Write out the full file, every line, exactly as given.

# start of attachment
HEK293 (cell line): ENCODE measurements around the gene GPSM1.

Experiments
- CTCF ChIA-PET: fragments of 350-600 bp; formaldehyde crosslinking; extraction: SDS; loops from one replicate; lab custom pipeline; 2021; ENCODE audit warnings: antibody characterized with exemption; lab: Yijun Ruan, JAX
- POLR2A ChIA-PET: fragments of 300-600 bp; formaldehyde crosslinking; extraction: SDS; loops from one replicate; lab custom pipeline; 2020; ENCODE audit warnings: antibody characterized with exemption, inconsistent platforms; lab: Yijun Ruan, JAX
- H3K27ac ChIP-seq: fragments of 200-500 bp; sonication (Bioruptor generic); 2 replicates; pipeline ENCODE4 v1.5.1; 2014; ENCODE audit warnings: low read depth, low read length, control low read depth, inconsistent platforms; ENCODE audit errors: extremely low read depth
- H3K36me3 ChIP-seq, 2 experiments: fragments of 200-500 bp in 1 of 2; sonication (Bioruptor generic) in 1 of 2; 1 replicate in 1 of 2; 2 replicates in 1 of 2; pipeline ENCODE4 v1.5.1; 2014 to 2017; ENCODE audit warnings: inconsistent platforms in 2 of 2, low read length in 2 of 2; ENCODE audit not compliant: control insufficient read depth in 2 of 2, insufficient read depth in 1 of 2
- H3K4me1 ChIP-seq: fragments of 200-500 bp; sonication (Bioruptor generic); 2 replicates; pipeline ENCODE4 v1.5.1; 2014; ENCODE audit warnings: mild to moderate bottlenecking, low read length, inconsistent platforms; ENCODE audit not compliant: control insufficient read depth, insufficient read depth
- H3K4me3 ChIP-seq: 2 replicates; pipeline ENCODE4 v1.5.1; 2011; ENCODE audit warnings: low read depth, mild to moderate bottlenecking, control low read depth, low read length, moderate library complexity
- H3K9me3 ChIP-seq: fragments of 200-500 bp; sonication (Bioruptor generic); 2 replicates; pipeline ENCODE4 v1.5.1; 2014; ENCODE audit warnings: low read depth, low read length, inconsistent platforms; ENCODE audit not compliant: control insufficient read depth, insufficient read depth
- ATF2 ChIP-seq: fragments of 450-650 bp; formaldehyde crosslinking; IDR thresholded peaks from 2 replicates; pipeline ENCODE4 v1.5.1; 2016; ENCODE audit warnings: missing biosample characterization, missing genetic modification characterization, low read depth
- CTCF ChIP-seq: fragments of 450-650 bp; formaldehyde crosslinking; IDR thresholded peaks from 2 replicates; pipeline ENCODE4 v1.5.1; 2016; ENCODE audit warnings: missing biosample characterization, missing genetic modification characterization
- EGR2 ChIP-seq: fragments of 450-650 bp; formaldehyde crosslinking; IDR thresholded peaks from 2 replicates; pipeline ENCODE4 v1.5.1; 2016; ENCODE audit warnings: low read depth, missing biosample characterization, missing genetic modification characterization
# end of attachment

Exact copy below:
HEK293 (cell line): ENCODE measurements around the gene GPSM1.

Experiments
- CTCF ChIA-PET: fragments of 350-600 bp; formaldehyde crosslinking; extraction: SDS; loops from one replicate; lab custom pipeline; 2021; ENCODE audit warnings: antibody characterized with exemption; lab: Yijun Ruan, JAX
- POLR2A ChIA-PET: fragments of 300-600 bp; formaldehyde crosslinking; extraction: SDS; loops from one replicate; lab custom pipeline; 2020; ENCODE audit warnings: antibody characterized with exemption, inconsistent platforms; lab: Yijun Ruan, JAX
- H3K27ac ChIP-seq: fragments of 200-500 bp; sonication (Bioruptor generic); 2 replicates; pipeline ENCODE4 v1.5.1; 2014; ENCODE audit warnings: low read depth, low read length, control low read depth, inconsistent platforms; ENCODE audit errors: extremely low read depth
- H3K36me3 ChIP-seq, 2 experiments: fragments of 200-500 bp in 1 of 2; sonication (Bioruptor generic) in 1 of 2; 1 replicate in 1 of 2; 2 replicates in 1 of 2; pipeline ENCODE4 v1.5.1; 2014 to 2017; ENCODE audit warnings: inconsistent platforms in 2 of 2, low read length in 2 of 2; ENCODE audit not compliant: control insufficient read depth in 2 of 2, insufficient read depth in 1 of 2
- H3K4me1 ChIP-seq: fragments of 200-500 bp; sonication (Bioruptor generic); 2 replicates; pipeline ENCODE4 v1.5.1; 2014; ENCODE audit warnings: mild to moderate bottlenecking, low read length, inconsistent platforms; ENCODE audit not compliant: control insufficient read depth, insufficient read depth
- H3K4me3 ChIP-seq: 2 replicates; pipeline ENCODE4 v1.5.1; 2011; ENCODE audit warnings: low read depth, mild to moderate bottlenecking, control low read depth, low read length, moderate library complexity
- H3K9me3 ChIP-seq: fragments of 200-500 bp; sonication (Bioruptor generic); 2 replicates; pipeline ENCODE4 v1.5.1; 2014; ENCODE audit warnings: low read depth, low read length, inconsistent platforms; ENCODE audit not compliant: control insufficient read depth, insufficient read depth
- ATF2 ChIP-seq: fragments of 450-650 bp; formaldehyde crosslinking; IDR thresholded peaks from 2 replicates; pipeline ENCODE4 v1.5.1; 2016; ENCODE audit warnings: missing biosample characterization, missing genetic modification characterization, low read depth
- CTCF ChIP-seq: fragments of 450-650 bp; formaldehyde crosslinking; IDR thresholded peaks from 2 replicates; pipeline ENCODE4 v1.5.1; 2016; ENCODE audit warnings: missing biosample characterization, missing genetic modification characterization
- EGR2 ChIP-seq: fragments of 450-650 bp; formaldehyde crosslinking; IDR thresholded peaks from 2 replicates; pipeline ENCODE4 v1.5.1; 2016; ENCODE audit warnings: low read depth, missing biosample characterization, missing genetic modification characterization